Short-sighted education reforms mean Japanese students now lack the abilities of comprehension and expression that are crucial to success in the modern world, writes Takamitsu Sawa.
High school students nowadays are divided into two courses in their second year: humanities and natural sciences. The former group specializes in English, Japanese and social studies and the latter in English, mathematics and sciences.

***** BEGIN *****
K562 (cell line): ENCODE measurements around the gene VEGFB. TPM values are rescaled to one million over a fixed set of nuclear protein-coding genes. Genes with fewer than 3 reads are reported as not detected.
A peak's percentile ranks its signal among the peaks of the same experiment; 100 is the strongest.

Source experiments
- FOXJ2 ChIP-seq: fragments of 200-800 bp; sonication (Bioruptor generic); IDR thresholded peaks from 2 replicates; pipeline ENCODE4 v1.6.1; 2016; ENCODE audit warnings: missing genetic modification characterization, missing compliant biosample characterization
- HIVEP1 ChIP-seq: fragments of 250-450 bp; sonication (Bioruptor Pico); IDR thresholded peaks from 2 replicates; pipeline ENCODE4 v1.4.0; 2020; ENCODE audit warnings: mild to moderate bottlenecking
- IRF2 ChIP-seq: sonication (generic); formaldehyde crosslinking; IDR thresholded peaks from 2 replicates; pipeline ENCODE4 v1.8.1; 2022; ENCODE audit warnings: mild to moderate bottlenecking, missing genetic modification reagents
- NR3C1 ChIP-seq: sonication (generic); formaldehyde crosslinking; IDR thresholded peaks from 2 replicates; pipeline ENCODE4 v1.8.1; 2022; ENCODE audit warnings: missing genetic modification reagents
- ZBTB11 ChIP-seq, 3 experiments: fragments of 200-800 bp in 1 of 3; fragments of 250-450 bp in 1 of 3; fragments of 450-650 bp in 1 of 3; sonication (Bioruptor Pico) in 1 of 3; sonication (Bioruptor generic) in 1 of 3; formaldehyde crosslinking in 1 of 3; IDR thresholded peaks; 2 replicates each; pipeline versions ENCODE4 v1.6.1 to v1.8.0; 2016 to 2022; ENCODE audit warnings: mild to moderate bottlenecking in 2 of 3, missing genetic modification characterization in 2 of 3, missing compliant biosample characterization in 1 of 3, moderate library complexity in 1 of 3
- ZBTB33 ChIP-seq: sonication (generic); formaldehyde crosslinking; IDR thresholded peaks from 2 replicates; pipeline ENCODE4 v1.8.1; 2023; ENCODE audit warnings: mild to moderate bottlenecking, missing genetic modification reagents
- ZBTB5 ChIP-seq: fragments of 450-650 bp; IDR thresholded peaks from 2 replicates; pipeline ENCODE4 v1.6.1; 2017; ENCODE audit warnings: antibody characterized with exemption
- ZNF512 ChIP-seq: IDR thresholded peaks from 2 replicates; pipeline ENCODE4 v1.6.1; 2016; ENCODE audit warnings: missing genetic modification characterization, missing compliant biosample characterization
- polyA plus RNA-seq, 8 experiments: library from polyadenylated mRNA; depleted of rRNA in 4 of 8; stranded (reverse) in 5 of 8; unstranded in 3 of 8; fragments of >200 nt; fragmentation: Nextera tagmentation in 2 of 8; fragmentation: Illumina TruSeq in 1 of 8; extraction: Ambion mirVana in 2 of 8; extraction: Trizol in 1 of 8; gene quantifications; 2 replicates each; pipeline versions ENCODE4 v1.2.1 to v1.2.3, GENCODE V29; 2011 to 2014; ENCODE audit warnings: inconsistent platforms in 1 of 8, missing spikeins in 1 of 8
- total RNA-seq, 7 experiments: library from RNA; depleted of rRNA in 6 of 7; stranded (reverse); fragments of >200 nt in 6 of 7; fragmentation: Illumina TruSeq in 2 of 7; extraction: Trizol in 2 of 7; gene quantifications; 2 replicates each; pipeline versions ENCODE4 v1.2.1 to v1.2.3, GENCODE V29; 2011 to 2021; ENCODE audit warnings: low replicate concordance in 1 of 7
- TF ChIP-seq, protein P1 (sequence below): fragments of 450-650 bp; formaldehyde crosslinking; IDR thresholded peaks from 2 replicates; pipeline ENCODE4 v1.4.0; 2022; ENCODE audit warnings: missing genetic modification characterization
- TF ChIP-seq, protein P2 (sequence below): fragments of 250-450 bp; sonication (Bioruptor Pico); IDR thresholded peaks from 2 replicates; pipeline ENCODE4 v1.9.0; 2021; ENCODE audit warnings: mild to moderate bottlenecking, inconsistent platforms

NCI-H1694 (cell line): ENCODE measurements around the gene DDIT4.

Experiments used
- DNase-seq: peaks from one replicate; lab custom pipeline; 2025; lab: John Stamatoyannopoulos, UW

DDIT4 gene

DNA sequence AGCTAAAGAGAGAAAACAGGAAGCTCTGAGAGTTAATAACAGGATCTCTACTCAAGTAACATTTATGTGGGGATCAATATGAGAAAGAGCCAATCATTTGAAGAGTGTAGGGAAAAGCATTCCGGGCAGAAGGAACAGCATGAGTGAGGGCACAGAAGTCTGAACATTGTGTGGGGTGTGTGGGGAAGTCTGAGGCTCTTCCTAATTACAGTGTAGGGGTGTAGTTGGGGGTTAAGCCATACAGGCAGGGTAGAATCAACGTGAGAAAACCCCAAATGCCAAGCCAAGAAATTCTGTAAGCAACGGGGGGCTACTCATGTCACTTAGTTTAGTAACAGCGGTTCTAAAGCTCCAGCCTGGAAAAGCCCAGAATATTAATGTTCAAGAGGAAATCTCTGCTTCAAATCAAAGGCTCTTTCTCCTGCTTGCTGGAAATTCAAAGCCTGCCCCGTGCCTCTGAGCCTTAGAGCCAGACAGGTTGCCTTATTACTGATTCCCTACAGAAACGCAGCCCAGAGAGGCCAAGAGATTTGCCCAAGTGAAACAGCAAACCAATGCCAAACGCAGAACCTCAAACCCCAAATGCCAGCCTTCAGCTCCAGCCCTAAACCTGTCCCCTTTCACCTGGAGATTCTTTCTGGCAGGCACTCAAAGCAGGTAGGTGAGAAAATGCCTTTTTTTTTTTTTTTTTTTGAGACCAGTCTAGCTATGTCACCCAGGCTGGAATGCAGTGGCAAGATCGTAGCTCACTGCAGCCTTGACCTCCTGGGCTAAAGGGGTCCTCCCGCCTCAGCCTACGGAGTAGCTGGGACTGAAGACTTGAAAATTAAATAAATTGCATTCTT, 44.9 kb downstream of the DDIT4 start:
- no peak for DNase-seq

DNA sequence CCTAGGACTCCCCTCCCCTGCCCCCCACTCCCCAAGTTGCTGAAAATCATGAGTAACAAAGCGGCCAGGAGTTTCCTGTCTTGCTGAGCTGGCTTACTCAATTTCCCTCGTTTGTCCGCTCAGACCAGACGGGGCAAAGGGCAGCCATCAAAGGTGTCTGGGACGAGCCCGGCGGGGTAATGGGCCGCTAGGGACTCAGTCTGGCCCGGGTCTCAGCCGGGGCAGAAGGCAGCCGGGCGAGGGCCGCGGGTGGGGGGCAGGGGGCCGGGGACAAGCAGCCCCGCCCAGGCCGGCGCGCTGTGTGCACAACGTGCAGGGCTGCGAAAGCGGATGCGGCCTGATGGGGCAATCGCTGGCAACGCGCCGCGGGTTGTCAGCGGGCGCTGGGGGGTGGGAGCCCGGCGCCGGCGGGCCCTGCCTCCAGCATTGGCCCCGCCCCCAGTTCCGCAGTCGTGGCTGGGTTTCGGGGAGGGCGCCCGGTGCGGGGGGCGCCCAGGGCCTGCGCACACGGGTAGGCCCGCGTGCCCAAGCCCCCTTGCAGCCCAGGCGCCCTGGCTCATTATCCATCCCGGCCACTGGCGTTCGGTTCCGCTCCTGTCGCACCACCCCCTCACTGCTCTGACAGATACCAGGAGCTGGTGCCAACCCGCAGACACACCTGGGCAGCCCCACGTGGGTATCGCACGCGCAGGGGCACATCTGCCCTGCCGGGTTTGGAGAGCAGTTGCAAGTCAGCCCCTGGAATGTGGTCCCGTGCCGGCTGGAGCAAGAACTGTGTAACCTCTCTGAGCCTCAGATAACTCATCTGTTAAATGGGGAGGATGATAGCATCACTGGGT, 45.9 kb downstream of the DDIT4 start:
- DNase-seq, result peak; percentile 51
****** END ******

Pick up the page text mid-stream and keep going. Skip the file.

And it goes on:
In 1991, the education ministry — known for launching one “reform” after another — set new standards for establishing universities that drastically liberalized the education curriculum and, for all intents and purposes, eliminated the need for students to receive a basic general education. While these steps may have elevated the standards of specialized knowledge that students gain, there appears to have been a conspicuous decline in college graduates’ ability to think, make judgments and express themselves....Keep reading on the Japan Times